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JOURNALISM IN THE AMERICAS Blog

New Google tools will help journalists generate revenue, optimize their work and increase security



Aware of the challenges faced by journalism worldwide, Google works to develop tools that help journalists to promote and facilitate their work.

Marco Tulio Pires (Photo: Mary Kang)

"It is a unique moment for journalism around the world and we know that Google is part of the answer to be able to rectify the problems that journalism faces today," said Marco Túlio Pires, Google News Lab lead, during the 11th Ibero-American Colloquium of Digital Journalism.

The Colloquium took place in the context of the 19th International Symposium on Online Journalism (ISOJ). Both the Colloquium and ISOJ were sponsored by Google.

Pires presented the new tools derived from the Google News Initiative, an alliance of the technological giant with media from around the world, which aims to support high quality journalism through technology and innovation.

On March 20, Google announced a financial commitment of 300 million dollars for the Google News Initiative, which will be dedicated to projects organized in three areas: elevating quality journalism, increasing digital revenues and the application of technology at the service of journalism, Pires said.

One of the innovations presented was Subscribe with Google, a tool with which users can subscribe to a newspaper or digital site with their own Google account. It is expected to reduce a user’s resistance to pay for accessing a news portal, as it would be doing so with a bank account that has already been registered with Google.

"Any media organization can use this product to dramatically decrease the friction to subscribe to their site," Pires said. "We thought about how organizations could discover new users, convert them into subscribers, but not only convert them, but also retain them."

The Google News Initiative also plans to provide news organizations with up to 200,000 free accounts from G Suite, which is Google's suite of professional storage and support tools.

In the area of Google Analytics, Pires presented Consumer Insight, which includes the tool Propensity to Subscribe signal, which permits a user to analyze, through a machine learning method, the flow of users in a particular site, and thus identify which of them have greater propensity to subscribe. With this, the news media can carry out campaigns that directly aim to attract those users.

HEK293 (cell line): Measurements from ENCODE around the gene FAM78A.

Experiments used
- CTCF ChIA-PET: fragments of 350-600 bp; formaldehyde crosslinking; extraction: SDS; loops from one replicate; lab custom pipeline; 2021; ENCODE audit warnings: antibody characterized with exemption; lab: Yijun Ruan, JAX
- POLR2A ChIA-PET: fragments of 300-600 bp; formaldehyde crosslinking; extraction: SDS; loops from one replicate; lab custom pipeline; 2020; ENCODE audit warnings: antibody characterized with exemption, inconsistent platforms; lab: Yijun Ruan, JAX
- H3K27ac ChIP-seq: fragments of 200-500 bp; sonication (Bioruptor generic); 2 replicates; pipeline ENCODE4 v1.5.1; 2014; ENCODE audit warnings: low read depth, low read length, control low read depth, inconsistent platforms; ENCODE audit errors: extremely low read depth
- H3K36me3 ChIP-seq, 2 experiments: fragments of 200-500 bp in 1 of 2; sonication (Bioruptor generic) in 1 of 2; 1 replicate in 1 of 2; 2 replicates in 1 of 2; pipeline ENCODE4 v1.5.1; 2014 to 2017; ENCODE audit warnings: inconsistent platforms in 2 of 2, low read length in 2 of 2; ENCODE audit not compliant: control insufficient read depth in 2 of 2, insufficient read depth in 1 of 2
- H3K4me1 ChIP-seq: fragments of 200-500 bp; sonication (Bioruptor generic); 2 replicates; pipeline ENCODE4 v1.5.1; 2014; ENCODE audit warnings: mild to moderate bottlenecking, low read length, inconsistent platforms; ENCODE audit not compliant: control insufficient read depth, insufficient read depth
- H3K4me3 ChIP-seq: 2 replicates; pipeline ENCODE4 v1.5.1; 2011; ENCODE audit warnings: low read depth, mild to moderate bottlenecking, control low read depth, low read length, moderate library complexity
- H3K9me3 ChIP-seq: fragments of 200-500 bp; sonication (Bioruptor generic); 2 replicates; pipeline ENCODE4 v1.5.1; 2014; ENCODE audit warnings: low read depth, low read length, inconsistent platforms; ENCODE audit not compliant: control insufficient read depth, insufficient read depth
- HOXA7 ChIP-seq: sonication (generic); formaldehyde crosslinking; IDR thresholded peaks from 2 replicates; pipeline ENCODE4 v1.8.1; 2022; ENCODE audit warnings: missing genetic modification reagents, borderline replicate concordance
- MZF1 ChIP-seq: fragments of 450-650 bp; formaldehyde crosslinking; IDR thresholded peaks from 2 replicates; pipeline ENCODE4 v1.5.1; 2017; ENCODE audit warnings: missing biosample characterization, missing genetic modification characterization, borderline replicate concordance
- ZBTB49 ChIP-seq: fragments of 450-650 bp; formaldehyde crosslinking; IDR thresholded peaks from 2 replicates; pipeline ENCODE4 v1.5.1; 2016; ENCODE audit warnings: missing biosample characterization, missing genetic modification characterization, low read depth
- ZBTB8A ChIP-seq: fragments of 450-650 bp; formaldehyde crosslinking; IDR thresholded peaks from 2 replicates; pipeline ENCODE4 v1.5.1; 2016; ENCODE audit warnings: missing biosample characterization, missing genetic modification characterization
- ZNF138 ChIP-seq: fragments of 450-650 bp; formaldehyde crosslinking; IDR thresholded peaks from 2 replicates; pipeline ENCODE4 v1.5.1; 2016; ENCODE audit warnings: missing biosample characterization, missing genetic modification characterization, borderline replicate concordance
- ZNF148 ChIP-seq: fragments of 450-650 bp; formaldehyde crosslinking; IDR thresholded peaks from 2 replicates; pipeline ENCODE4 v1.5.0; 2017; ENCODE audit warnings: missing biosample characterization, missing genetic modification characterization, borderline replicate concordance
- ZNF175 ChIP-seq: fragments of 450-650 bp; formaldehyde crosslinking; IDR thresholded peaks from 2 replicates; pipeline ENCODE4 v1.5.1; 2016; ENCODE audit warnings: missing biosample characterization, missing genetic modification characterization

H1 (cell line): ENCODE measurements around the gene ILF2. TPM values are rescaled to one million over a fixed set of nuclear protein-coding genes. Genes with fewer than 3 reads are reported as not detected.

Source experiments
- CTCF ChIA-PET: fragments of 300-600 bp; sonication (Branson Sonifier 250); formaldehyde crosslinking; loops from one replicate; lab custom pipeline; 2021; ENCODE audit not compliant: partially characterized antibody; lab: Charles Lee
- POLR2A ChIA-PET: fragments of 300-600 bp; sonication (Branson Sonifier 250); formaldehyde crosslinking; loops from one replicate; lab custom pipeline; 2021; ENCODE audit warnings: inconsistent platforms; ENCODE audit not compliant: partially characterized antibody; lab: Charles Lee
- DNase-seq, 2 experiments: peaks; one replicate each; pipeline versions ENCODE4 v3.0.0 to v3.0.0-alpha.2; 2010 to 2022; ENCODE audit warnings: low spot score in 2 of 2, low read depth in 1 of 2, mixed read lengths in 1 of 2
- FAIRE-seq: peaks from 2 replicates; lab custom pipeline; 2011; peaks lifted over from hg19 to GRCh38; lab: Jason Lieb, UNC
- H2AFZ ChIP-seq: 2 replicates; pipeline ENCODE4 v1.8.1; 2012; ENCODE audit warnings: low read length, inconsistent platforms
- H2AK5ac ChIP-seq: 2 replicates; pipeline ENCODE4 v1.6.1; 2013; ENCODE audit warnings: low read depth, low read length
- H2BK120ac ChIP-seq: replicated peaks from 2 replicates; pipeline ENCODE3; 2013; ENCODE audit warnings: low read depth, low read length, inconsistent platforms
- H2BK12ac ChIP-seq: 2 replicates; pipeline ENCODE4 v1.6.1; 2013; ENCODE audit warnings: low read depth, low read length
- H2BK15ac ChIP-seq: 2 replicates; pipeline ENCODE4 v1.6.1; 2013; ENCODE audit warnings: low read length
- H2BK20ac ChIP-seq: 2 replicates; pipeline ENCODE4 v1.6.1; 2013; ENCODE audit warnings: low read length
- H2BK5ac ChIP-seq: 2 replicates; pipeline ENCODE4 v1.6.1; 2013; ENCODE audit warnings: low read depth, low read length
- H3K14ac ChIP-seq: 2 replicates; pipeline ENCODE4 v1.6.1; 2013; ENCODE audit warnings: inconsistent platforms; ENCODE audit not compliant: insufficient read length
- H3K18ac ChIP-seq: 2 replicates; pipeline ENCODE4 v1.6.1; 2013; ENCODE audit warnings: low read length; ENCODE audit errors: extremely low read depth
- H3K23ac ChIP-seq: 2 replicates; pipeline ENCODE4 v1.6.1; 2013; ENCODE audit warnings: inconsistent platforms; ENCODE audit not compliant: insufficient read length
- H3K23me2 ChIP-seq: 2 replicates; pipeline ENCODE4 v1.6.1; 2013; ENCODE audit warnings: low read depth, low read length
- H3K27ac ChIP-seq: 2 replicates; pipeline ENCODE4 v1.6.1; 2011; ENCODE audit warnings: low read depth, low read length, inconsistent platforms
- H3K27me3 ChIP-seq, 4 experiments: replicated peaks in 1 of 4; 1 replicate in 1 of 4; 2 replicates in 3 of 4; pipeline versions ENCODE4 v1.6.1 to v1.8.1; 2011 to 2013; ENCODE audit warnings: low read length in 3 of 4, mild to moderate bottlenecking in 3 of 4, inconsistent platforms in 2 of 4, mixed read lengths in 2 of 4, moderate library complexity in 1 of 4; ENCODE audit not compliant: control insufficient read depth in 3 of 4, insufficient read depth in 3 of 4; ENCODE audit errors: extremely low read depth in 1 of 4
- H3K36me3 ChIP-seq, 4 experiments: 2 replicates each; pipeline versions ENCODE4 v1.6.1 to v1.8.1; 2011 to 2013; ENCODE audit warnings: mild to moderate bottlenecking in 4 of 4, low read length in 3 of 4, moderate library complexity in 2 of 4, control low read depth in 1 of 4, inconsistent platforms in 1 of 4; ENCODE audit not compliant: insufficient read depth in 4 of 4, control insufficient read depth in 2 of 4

"The St. Louis Dispatch newspaper has started using Consumer Insights and new digital subscriptions tripled," Pires said. "We are using artificial intelligence to try to identify the propensity of each user to subscribe and to increasingly improve the way of offering the product."

Another result of the use of artificial intelligence is "Documenting Hate," a Google News Lab project with ProPublica and other organizations that use the Cloud Natural Language API tool to identify news related to hate crimes in Google News, and thereby create a database that can be used for journalistic investigations.

Likewise, Perspective API is a new tool that allows toxic comments to be identified in news sites, to facilitate the management of these forums, in which people commonly take advantage of anonymity to write offensive content.

Among Google's novel tools that are in development, the one that led to great applause among the attendees of the Colloquium was Google Cloud Voice API, an interview transcription tool for reporters, which promises to reduce audio transcription time up to 80 percent. It will also be available in Spanish and Portuguese, Pires said.

Media interested in data journalism can benefit from Flourish, since Google will provide this tool free of charge to journalists, so that it is easier for any newsroom, regardless of its financial capacity, to create high quality data visualizations.

In terms of digital security, a useful platform is Project Shield, which uses Google's security infrastructure to protect digital media from DDoS cyber attacks.

"It's a free project that uses Google's entire defense system to protect your site," Pires explained. "For someone to throw your site, they would have to knock Google down first, so [Project Shield] makes it very difficult."

Finally, Pires announced Outline, an application that will allow journalists to create their own VPN private networks (very private networks), which protect sites with powerful encryption and ensure the privacy of communications.



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